Country music star John Rich recounts, with a clear and engaging voice, the story of a gift his father gave him one Christmas — a gift he never expected and that altered the course of his life.
His story will stay with readers well beyond Christmas as we gather with family and friends over these next few weeks to celebrate the holiday season.
Check out this excerpt from Rich’s much longer contribution to the best-selling new book All American Christmas by Rachel Campos-Duffy and Sean Duffy.
Rich is among the many contributors who share stories, recipes, playlists, and more in the book. Other contributors include Jesse Watters, Dana Perino, Maria Bartiromo, Brit Hume, Lawrence Jones, Charles Payne, Steve Doocy, and Pete Hegseth.
Read this unforgettable story by singer-songwriter John Rich from ‘All American Christmas’
John Rich in All American Christmas: One Christmas, with a single gift, my dad pretty much changed the direction of my life.
I grew up in Amarillo, which is up in the panhandle of Texas. It’s flat as a board, and the wind blows forty miles an hour on a calm day. We got horrific tornadoes on account of it being located in Tornado Alley. My Granny Rich is from about ninety minutes east of there in Pampa, Texas.
So I’ve got a lot of deep roots out in Texas.
My dad started preaching at nineteen years old, but he was not the kind of preacher that preached in the big churches. He was more of a prison ministry preacher. He did a lot of revivals, he still does, and did so all through his youth.
He would go to events like Mardi Gras and stand on the corner with a guitar around his neck singing gospel music and preaching to people as they walked by. That was his calling in life …
He had a lot of success. He got a lot of people to consider eternity, people who wouldn’t ever have walked into a church building. They got to hear the truth coming from my dad.
Well, he was involved in a great mission, but it didn’t pay well. So to support himself at first, and later his family, my dad did every kind of job you can imagine.
[See John Rich’s sweet tribute to his grandfather below, by the way!]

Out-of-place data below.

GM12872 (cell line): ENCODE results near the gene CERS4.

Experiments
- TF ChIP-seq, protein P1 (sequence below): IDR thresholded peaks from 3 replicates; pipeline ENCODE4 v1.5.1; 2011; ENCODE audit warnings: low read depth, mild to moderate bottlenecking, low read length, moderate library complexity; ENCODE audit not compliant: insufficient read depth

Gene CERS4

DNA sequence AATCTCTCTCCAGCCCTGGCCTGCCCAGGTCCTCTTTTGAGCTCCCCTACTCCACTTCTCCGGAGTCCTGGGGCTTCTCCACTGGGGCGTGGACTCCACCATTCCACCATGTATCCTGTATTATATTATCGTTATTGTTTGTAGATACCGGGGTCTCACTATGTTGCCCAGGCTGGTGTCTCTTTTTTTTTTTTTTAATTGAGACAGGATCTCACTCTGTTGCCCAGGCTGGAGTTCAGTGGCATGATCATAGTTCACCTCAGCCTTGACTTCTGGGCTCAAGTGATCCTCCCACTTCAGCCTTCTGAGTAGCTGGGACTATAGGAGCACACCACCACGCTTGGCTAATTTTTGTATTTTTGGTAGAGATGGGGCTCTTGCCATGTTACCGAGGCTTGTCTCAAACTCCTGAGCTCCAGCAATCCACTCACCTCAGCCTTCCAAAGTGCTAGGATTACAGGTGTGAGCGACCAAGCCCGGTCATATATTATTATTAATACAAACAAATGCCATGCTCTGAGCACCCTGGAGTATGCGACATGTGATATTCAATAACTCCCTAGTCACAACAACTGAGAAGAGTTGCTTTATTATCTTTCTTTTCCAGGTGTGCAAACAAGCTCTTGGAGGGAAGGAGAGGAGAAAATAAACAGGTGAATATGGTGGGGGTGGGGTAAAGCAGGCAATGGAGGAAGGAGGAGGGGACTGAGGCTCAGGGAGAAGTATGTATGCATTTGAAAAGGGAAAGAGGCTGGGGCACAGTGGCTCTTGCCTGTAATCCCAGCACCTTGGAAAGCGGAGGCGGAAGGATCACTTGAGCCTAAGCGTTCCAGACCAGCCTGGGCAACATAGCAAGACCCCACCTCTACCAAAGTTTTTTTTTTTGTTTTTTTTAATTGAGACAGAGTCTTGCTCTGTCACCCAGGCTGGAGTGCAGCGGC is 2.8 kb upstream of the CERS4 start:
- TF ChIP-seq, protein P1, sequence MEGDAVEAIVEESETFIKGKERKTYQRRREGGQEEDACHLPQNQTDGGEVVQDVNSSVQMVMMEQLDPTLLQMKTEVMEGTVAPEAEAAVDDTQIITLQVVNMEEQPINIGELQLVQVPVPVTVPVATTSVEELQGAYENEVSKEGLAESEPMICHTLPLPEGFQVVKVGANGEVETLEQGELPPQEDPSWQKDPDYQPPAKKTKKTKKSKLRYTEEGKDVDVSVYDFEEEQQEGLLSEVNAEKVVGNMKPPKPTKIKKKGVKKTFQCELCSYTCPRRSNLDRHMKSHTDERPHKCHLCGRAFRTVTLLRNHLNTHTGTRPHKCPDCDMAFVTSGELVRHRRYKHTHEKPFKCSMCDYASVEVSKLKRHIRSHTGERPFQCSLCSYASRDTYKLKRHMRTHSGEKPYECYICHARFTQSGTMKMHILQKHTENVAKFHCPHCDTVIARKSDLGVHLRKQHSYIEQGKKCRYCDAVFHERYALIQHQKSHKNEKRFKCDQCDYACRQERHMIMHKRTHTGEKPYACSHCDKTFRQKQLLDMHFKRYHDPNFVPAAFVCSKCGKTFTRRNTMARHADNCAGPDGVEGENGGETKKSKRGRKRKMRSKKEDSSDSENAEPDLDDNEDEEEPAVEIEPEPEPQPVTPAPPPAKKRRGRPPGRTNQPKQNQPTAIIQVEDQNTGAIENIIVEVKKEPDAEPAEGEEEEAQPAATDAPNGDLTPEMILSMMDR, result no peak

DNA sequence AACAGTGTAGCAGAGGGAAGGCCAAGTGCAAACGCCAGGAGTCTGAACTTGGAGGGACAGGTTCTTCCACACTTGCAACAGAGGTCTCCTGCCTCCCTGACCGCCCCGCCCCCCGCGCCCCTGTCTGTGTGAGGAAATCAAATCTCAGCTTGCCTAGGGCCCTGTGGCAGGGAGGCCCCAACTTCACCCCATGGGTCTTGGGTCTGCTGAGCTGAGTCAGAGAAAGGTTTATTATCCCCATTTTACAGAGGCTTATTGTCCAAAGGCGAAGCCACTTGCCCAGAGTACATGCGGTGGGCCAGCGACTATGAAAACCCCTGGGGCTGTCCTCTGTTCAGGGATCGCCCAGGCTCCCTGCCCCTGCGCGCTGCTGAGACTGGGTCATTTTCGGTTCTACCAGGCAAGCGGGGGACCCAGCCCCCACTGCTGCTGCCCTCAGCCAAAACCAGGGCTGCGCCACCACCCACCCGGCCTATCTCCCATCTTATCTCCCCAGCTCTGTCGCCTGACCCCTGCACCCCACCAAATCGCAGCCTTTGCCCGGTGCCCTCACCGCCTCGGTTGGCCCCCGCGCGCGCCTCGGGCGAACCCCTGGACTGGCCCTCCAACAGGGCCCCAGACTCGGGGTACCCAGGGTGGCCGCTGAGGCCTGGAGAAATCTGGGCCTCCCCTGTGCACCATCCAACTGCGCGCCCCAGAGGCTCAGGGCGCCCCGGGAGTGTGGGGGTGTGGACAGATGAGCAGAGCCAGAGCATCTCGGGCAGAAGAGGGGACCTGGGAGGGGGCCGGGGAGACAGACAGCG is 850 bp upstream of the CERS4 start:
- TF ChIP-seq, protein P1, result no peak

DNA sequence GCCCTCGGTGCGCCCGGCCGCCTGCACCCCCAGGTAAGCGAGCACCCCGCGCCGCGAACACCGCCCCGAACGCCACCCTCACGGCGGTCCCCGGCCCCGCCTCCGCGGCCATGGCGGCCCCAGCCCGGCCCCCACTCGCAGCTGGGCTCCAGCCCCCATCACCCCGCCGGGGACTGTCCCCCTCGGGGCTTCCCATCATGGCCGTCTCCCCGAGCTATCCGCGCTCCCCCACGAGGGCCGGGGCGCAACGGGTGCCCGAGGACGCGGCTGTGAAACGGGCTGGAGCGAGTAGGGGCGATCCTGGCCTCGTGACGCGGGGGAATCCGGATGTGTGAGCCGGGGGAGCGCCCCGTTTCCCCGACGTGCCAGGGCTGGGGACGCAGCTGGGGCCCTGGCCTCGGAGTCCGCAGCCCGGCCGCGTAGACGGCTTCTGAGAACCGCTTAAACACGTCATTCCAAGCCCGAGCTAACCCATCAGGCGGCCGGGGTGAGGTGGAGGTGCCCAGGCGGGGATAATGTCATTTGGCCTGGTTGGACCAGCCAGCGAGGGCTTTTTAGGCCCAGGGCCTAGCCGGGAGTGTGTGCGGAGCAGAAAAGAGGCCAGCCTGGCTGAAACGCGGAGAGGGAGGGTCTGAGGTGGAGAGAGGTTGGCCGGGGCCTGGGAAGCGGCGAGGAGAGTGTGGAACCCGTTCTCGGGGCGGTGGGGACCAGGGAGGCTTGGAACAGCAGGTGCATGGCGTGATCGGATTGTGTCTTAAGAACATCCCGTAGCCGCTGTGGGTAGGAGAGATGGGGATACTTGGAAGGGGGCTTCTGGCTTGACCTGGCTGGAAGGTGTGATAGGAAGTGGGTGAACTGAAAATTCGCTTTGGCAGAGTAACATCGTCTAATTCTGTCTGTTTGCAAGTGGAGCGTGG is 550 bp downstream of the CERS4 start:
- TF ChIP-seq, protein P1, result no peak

I watched my dad slop hogs in a hog barn down the road from where we lived. He sold cars. He gave guitar lessons. He was the night watchman at Amarillo National Bank. There were times when he would work more than a hundred hours a week to provide for us all. He did an amazing job of that, and he set a great example for us.
He had his calling; he had his day job; he made it all work so that we never wanted for anything.
When I was about five or six years old, he said, “Hey, you want to go with me to watch me teach guitar lessons?”
At one point [my dad] handed me a little plastic guitar. I think he just wanted me to have something in my hands so I wouldn’t feel out of place.
I said, “Sure.” What kid doesn’t want to tag along with his dad?
So we headed out to the music store in Amarillo where he taught. I took a seat behind him. I watched as he instructed fifteen-to-twenty-five-year-old people how to play guitar. There were about ten or twelve of them in the class. At one point he handed me a little plastic guitar. I think he just wanted me to have something in my hands so I wouldn’t feel out of place.
I took that guitar and I got started learning. And by the time I was six going on seven, he invited me to sit behind him in the pulpit to play guitar. Him honoring me that way was something special.
Over time he must have started to recognize, “Wow, my son’s pretty good at this, he needs a better guitar than that.” I didn’t know he was thinking that.
But as we rolled around to Christmas, I went to open up what we called our big Christmas present.
It was a big box and I sat there thinking about what it could be.
I couldn’t figure it out.
I opened this box up and what I saw was the guitar I’d been watching my dad play since the beginning of my life. It was the guitar he always played … I was only seven, and I was looking at that guitar and then at him.
At first I wondered, Why would he give me the thing that he so clearly loved and used? I didn’t understand.
[Then my dad] said, “You’re as good as I am right now on this instrument. You need a real guitar, and with it, you’re going to be better than I am. I have no doubt you will be better than me. So I want you to have it and use it.”
His guitar was a very fine piece of craftsmanship, the kind that someone could play for twenty years.
As children we don’t really think about the gravity of a gesture like that. Back then I just thought, “Okay, I guess I now own my dad’s guitar. That’s cool.”
But as I got older, I thought about that gift that he gave me that Christmas.
Even though he couldn’t afford to give it to me, he had something to give that was bigger than anything money could buy. He taught me about sacrifice, about putting someone else’s interests ahead of your own, about putting your faith in something that you can’t see yet but you know is going to come down the line.
And I’ll tell you what. That guitar was and is something. I still have it.
That’s the guitar I auditioned on for bands. I played it at talent contests when I was in high school. All that ultimately led to me getting noticed by the music industry and then having a music career.
It all started with my dad handing that off to me.